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How Did the Atrocious AFC West Sink so Far, so Fast?

CINCINNATI, OH - NOVEMBER 25:  Carson Palmer #3 of the Oakland Raiders fumbles the football after being sacked during the game against the Cincinnati Bengals at Paul Brown Stadium on November 25, 2012 in Cincinnati, Ohio.  The Bengals defeated the Bengals 34-10.  (Photo by John Grieshop/Getty Images)
John Grieshop/Getty Images
Brandon AlisogluCorrespondent INovember 26, 2012

The AFC West is bad. I mean "tuuurrible" (trademark of Charles Barkley).

Yes, the Denver Broncos are exempt from this conversation. They are 8-3 with a legitimate chance of securing a first-round bye. 

However, the majority of the division is so abysmal that no one should be completely caught off guard if the three other teams sever ties with their head coaches.

For the record, I don't think Dennis Allen will be fired, but I'm also not going to stick my neck out there and say it with any certainty. We are talking about the Oakland Raiders.

Norv Turner has run out of chances to get the San Diego Chargers over the hump. He has fielded some competitive teams in the past, but a 4-7 record after winning three of the first four has ensured his pink slip.

In Kansas, Romeo Crennel should have probably never have been given the head job . Not after his track record with the Cleveland Browns (24-40). But the Kansas City Chiefs didn't start their fall from grace utilizing good football sense.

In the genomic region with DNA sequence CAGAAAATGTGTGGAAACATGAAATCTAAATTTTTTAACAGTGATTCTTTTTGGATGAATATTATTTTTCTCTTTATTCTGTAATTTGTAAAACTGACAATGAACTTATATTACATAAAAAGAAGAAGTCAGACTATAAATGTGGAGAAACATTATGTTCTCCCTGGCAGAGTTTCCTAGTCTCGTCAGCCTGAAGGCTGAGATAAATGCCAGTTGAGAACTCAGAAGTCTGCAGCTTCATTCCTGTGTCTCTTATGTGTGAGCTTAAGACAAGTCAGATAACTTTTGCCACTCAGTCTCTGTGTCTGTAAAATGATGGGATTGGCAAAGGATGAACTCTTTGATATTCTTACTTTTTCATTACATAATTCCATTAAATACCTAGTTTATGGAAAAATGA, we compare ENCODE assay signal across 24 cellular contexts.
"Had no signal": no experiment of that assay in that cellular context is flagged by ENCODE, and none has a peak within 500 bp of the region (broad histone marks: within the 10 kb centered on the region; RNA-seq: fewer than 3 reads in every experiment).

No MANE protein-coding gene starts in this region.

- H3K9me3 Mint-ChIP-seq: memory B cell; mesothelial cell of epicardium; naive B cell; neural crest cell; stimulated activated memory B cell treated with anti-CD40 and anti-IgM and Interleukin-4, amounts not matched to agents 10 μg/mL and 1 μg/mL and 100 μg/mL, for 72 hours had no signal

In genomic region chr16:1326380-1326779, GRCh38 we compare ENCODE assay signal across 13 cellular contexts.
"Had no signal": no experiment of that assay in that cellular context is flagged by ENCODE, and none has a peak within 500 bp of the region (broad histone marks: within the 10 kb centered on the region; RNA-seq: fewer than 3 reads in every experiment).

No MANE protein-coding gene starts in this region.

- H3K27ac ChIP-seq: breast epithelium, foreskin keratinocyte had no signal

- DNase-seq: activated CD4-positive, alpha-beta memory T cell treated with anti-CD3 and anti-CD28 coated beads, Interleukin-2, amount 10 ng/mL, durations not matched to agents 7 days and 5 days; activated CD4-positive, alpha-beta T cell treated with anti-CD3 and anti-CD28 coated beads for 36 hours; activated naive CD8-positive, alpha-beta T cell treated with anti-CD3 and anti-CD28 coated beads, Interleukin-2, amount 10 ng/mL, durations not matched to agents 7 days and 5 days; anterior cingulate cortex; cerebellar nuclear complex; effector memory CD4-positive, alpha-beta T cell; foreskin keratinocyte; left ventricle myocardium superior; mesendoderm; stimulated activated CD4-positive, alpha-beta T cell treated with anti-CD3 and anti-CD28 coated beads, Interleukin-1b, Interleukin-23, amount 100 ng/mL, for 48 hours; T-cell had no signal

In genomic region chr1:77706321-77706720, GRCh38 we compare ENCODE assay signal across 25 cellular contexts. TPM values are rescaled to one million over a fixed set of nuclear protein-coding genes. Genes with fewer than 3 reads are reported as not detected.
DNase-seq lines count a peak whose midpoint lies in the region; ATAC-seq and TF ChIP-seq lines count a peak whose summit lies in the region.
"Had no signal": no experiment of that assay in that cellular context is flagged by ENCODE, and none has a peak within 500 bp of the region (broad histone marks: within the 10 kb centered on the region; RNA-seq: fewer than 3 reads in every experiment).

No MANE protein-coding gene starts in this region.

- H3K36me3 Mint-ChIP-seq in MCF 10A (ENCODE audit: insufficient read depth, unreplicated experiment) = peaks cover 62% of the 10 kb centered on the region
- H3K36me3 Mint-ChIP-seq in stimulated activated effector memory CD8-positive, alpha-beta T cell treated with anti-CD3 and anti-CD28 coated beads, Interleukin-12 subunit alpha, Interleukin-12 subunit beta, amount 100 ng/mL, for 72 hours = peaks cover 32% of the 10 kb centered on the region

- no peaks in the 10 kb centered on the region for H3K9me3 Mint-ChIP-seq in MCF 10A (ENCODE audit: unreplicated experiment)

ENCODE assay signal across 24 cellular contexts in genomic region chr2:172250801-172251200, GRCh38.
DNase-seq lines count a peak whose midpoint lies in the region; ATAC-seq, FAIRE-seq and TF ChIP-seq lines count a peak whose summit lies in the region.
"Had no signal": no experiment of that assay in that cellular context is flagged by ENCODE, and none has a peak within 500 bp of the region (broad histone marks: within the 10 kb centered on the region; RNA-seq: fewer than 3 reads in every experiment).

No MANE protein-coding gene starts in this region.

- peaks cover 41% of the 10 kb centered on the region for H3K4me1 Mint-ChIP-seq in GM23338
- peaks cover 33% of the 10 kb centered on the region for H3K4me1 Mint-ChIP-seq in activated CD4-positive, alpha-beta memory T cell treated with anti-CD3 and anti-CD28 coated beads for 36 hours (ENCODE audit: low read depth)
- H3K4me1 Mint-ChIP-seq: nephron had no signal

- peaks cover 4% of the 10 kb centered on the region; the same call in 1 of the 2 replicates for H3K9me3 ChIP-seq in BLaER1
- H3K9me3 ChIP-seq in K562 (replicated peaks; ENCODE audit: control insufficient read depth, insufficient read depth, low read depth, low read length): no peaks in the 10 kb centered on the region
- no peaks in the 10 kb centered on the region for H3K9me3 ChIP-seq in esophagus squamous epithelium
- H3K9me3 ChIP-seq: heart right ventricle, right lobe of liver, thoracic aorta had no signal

Before we enter the discussion of why, I have to make sure I drive home how disgusting this division is. Even including Denver, the division has a point differential of minus-173.

That's not good.

Now, the previous four paragraphs contain two reasons why this division has been so atrocious: the highlighted coaches. Do any of the above three inspire any confidence?

Exactly.

Another solid reason for the smell of squalor emanating from the West is the level of talent at the quarterback position.

Matt Cassel had one decent season with the New England Patriots and one good season with the Chiefs. Outside of those two years, he has a career touchdown-to-interception ratio of 34 to 33.

Philip Rivers is talented. Or he was. Who knows anymore, considering he's thrown 34 interceptions in the last 24 games. 

And Carson Palmer is Carson Palmer. He's a dink-and-dunker who hasn't been good since 2006 or even decent since 2009.

Almost every successful team over the past decade has been built around the quarterback and coach. The same can be said for those that are abysmal.

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